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How to use Anesthetics on Zebrafish

Once the zebrafish begin moving (at ~17 somite stage) it may be helpful to anesthetize them before observing them under the microscope.

Chemical safety: Do not splash the anesthetic around. It contains a nasty chemical, 3-aminobenzoic acid ethyl ester (MS-222), which is categorized as an irritant. Be careful, wear gloves, and wipe up any spills promptly and completely.  If the anesthetic solution comes in contact with your skin or eyes, rinse with copious amounts of water, and inform the instructor.


1. You may want to dechorionate the embryos you want to observe.  This is not absolutely necessary as long as what you want to see is not obscured by the chorion.  Once the embryo is dechorionated, it is much more fragile, so be gentle. To dechorionate the embryo:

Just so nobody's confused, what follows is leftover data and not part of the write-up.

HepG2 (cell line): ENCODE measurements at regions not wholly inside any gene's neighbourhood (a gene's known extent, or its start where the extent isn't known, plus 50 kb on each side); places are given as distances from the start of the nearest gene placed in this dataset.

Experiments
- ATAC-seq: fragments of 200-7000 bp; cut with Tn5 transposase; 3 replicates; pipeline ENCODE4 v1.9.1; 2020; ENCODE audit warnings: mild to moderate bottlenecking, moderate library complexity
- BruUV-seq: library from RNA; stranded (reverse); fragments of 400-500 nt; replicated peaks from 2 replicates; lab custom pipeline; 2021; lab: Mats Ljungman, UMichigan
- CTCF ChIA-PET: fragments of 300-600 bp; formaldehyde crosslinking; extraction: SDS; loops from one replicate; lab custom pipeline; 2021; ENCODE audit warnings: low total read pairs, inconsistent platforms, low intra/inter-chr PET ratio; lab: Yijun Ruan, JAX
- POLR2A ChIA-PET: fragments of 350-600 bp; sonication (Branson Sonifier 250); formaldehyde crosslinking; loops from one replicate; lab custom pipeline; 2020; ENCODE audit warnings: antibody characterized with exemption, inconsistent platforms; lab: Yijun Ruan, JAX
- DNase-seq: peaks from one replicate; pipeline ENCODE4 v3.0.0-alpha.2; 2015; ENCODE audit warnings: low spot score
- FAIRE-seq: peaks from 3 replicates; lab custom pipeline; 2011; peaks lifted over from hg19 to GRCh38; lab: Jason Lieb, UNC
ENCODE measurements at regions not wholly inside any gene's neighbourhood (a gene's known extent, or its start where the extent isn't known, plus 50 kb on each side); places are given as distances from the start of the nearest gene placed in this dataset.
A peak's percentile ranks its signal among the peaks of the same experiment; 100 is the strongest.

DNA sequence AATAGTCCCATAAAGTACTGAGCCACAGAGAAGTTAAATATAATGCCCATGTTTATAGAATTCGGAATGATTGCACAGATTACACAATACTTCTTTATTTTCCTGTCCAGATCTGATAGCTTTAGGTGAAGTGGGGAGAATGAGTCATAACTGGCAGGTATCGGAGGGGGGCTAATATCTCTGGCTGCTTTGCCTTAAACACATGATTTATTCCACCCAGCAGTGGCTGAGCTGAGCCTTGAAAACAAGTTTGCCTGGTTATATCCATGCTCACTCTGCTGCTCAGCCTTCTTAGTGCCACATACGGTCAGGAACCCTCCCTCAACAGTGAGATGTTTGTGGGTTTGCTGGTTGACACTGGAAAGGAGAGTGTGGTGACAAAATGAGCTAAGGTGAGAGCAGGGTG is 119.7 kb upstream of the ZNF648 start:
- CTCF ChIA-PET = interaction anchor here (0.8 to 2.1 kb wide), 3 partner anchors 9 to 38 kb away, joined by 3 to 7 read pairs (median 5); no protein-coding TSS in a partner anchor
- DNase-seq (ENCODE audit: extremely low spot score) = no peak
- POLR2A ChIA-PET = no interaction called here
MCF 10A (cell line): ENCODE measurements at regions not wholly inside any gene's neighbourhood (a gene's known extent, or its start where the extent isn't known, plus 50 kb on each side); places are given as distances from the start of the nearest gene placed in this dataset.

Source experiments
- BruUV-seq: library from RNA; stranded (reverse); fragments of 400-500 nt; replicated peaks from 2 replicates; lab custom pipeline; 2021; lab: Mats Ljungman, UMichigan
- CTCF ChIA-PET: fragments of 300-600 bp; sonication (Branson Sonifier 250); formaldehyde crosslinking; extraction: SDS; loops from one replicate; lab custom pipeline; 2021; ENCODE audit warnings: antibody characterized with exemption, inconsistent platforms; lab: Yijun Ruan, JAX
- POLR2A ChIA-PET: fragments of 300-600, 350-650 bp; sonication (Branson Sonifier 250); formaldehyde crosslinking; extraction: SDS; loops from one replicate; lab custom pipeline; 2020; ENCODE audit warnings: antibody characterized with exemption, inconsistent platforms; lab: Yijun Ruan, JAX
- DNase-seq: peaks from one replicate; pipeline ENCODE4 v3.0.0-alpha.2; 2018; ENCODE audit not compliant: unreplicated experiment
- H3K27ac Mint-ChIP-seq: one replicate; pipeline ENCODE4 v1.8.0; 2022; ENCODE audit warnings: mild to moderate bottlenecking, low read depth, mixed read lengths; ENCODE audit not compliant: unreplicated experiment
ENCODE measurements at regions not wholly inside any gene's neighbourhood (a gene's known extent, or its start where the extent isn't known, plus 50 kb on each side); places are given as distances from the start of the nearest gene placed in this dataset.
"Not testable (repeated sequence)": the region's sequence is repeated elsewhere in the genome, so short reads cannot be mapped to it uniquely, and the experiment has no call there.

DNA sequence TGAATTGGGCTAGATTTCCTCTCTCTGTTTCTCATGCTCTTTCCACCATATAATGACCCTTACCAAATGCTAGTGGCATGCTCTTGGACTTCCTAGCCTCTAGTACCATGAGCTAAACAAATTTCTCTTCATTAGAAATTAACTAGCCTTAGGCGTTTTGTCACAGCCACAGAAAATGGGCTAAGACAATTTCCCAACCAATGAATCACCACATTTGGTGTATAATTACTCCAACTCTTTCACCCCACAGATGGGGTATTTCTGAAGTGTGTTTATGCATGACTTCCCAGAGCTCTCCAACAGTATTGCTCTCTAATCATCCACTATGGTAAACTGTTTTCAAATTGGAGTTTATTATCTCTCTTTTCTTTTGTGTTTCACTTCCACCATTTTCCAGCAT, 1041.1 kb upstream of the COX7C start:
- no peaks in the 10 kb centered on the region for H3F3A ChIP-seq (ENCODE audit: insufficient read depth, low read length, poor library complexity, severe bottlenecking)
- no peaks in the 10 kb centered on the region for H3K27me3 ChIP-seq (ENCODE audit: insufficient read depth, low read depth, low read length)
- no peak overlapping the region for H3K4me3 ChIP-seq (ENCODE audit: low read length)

• Observe the embryos in a stereo microscope
  • Grab the chorion with both left and right forceps placed very close together
  • Make a small tear. DO NOT let the collapsing chorion touch the embryo.
  • Make the hole in the chorion bigger, little by little until it is big enough to release the embryo.


2. Pipette the embryo into a nine-well dish/a depression slide well containing fish water.


3. Use a pipette to transfer MS-222 or Tricaine drop-wise into wells. Anesthesia usually effective in less than a minute. It usually takes one or two drops to anesthetize the embryos, if there is not a lot of water in the well. Caution: Overdose of Tricaine can kill the embryo.


4. Gently move the embryo(s) to make sure they are no longer moving and that the anesthesia was successful.